Review: Knitting and Tea

Knitting and Tea 9780307352217 by Jane Gottelier combines information about tea and knitting in one book. All the writing is about tea, not about the patterns. The pictures are nice and it is really fast read, so not a bad one to read in the aisle at the library. The introduction states “In keeping with the wistful, evocative feel of this book, the styling is deliberately retro and many of the garments accompanying our designs are vintage.” Ravelry has little on it, but there again are some images from the book on KnitPicks.

It is divided into 6 sections – Ceylon, Somerset Single Estate Tea (with the text primarily about Strawberry Tea served during cricket), Green tea, Afternoon tea, Builder’s tea and Rose pouching tea. Each section has one recipe (Clotted cream biscuits, Bakewell tart, Mini meringues etc.).

There are some interesting tidbits of information about each of the teas. For example, Anna, Duchess of Bedford allegedly started the afternoon tea phenomena in the early 1840s when she started requesting tea and cakes be sent to her boudoir during the long stretch from a light lunch and a fashionable late dinner. Another odd bit is that because of the slightly curved lip on a porcelain tea cup, the tea goes to a different part of the tongue so some tea allegedly tastes better out of a cup than a mug. It also describes Builder’s tea, which is basically cheap and strong and usually quite sweet.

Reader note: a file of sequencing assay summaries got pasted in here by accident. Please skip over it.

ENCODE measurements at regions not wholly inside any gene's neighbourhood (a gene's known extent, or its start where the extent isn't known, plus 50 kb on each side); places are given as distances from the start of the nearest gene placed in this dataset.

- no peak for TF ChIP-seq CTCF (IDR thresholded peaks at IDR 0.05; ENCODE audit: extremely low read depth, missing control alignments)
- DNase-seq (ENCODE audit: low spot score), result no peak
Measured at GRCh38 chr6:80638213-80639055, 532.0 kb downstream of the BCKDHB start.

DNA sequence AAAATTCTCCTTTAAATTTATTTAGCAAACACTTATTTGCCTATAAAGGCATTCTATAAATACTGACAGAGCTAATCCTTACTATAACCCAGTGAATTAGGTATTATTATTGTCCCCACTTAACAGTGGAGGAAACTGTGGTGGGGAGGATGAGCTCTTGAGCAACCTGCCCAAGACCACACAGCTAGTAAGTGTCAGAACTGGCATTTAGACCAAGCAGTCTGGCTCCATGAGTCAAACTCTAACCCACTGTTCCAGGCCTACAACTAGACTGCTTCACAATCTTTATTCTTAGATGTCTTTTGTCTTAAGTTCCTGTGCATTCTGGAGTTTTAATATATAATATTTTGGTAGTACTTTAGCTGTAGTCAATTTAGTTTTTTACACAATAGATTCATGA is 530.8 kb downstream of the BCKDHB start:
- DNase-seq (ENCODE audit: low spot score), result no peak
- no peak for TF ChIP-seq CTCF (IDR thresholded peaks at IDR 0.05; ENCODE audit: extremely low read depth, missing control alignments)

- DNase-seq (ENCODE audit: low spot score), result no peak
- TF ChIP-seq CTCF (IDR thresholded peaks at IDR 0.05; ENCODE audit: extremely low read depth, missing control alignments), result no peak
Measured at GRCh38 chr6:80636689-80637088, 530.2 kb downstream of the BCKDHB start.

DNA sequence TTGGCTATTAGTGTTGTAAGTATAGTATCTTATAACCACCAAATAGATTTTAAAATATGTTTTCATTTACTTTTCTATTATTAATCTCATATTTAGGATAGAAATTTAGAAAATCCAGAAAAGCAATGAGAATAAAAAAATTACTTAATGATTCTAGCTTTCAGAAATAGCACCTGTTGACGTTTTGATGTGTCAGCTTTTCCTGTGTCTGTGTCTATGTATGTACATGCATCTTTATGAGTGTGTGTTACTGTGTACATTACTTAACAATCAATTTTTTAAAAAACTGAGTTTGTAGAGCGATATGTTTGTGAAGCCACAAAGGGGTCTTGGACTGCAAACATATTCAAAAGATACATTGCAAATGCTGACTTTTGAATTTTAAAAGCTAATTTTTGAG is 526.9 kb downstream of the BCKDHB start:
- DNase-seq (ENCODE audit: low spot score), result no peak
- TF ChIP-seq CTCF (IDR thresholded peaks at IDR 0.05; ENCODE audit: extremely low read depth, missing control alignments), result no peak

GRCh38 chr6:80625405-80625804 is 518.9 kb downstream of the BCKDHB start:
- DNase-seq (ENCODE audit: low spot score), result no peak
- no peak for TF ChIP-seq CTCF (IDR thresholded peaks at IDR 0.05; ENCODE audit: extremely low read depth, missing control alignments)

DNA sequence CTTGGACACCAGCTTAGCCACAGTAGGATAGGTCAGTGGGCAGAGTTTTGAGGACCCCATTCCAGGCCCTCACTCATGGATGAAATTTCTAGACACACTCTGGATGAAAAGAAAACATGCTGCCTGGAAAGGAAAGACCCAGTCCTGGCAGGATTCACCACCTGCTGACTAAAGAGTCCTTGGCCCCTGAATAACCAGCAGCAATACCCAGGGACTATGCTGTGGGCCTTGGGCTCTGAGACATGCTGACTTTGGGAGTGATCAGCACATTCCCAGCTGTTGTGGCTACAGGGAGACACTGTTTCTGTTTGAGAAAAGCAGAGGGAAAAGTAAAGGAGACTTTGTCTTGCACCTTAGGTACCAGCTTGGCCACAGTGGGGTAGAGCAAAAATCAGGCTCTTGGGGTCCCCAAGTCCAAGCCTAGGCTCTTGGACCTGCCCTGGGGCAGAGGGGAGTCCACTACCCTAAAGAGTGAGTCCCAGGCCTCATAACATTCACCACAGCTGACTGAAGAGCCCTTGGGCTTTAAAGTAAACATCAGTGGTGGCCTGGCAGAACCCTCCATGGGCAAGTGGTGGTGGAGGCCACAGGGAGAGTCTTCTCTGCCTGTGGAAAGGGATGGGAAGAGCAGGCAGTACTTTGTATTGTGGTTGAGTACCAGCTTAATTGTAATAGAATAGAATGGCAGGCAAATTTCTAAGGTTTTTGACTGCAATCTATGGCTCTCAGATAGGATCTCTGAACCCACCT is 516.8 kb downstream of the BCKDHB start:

As to the knitting, a large proportion of the 25 items are embellished with beads, sequins, embroidery or tassels, not really my style (and you really need to see the tea cozies). In several cases if you remove the embroidery or beads or weird yarn loops (such as on the Flowerdew evening tank), the item is quite nice. I also thought the Girl’s argyle cardigan was rather sweet, using beads as part of the argyle. Other items use somewhat different stitches, such as the Builder’s cable sweater, which uses bound purl stitches in the cables, not a look I like, but interesting to see.

In the end I was surprised there were as many patterns I was noting, at least for ideas, including the Somerset cable sweater and the Striped gloves, and a few others that would be nice without the embellishment (e.g. the aforementioned tank), but this is definitely not a book to own.


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